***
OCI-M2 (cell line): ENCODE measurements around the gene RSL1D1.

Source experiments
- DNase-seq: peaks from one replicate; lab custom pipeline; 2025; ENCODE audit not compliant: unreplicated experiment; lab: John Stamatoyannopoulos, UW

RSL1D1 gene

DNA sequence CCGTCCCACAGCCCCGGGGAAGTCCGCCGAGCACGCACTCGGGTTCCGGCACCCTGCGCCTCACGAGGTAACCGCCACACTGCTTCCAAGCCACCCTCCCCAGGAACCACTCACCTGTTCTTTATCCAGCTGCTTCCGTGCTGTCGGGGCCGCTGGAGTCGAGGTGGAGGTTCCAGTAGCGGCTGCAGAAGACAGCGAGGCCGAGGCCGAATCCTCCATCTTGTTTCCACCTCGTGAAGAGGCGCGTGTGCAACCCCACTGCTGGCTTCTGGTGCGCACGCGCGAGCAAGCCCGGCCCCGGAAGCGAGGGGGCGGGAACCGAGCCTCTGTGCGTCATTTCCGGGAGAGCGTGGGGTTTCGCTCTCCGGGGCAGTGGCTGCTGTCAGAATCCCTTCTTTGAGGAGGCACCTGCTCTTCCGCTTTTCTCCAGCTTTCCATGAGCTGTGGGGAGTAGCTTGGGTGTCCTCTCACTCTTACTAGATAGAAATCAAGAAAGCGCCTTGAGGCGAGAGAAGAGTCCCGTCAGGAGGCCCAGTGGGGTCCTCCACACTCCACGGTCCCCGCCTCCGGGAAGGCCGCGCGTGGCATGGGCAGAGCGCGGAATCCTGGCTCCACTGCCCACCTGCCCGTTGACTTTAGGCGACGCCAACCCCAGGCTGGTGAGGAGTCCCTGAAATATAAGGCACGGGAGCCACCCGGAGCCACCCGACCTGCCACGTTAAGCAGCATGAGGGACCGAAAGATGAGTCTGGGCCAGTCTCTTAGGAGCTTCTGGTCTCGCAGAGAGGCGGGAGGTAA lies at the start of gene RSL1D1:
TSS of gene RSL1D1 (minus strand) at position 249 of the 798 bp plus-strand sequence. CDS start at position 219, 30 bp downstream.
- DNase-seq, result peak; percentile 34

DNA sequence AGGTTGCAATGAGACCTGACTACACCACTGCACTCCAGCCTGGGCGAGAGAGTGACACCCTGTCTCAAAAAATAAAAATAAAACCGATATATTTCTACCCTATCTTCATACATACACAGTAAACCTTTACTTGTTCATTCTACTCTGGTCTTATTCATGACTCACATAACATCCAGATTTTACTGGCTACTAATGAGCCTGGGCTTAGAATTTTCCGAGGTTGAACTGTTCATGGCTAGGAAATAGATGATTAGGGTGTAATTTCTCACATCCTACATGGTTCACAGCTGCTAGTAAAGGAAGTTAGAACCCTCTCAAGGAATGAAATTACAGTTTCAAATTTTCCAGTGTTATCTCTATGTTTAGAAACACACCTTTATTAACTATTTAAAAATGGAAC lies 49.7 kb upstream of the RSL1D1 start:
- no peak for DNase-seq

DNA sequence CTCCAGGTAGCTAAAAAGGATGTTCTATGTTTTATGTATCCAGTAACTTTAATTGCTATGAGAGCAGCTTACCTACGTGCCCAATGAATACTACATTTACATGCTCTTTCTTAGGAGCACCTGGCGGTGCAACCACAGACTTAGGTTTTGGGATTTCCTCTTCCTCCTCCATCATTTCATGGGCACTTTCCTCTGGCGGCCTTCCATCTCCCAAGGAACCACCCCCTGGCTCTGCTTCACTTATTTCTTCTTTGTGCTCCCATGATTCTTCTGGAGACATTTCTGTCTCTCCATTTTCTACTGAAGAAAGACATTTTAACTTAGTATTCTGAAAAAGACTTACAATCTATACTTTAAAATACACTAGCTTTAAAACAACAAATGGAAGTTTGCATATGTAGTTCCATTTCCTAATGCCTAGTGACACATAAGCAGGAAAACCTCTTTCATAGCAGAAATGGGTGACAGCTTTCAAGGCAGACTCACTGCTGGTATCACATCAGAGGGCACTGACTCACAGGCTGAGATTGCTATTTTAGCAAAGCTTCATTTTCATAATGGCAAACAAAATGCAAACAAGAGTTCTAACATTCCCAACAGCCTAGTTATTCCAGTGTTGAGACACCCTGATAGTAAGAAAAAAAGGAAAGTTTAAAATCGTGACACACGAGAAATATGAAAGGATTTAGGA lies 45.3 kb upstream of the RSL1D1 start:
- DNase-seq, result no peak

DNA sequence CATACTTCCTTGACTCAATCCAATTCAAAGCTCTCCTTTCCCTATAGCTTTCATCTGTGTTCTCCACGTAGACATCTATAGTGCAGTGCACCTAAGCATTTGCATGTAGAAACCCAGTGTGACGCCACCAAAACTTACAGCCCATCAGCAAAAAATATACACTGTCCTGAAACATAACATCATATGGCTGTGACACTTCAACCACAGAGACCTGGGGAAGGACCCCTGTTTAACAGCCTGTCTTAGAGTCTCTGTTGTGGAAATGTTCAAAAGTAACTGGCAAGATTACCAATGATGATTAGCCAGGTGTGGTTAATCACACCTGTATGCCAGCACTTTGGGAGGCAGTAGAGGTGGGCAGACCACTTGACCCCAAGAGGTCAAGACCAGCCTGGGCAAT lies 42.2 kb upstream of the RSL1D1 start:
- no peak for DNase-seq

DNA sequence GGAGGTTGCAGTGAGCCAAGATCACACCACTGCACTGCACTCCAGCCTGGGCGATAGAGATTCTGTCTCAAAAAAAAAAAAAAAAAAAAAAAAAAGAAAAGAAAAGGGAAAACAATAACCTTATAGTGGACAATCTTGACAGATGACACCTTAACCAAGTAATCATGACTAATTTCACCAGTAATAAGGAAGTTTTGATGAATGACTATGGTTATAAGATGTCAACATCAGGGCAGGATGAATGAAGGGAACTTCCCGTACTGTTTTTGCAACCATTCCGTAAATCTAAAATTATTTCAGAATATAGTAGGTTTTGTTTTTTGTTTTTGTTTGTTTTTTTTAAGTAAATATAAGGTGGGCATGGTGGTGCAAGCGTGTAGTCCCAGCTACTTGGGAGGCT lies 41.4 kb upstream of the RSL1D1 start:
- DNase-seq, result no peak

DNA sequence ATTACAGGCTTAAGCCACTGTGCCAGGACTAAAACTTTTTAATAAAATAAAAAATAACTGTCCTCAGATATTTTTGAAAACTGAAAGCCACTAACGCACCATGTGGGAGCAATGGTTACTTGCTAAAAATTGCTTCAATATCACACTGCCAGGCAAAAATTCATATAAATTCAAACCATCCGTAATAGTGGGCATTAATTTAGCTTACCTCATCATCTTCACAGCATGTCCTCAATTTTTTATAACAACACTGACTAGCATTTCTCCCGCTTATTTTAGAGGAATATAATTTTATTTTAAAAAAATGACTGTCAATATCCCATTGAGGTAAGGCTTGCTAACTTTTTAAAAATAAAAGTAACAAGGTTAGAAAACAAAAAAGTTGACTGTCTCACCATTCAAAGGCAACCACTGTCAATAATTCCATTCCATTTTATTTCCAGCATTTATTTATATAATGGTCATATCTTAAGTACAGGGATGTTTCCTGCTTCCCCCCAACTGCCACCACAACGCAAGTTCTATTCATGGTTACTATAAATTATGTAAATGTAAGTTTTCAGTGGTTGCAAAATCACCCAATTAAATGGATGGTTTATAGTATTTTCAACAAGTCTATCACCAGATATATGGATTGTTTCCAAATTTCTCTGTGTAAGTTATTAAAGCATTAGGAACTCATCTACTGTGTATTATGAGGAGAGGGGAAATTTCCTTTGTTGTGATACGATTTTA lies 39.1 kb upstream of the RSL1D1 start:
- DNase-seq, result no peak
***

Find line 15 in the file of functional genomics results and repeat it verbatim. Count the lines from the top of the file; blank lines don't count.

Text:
- DNase-seq, result no peak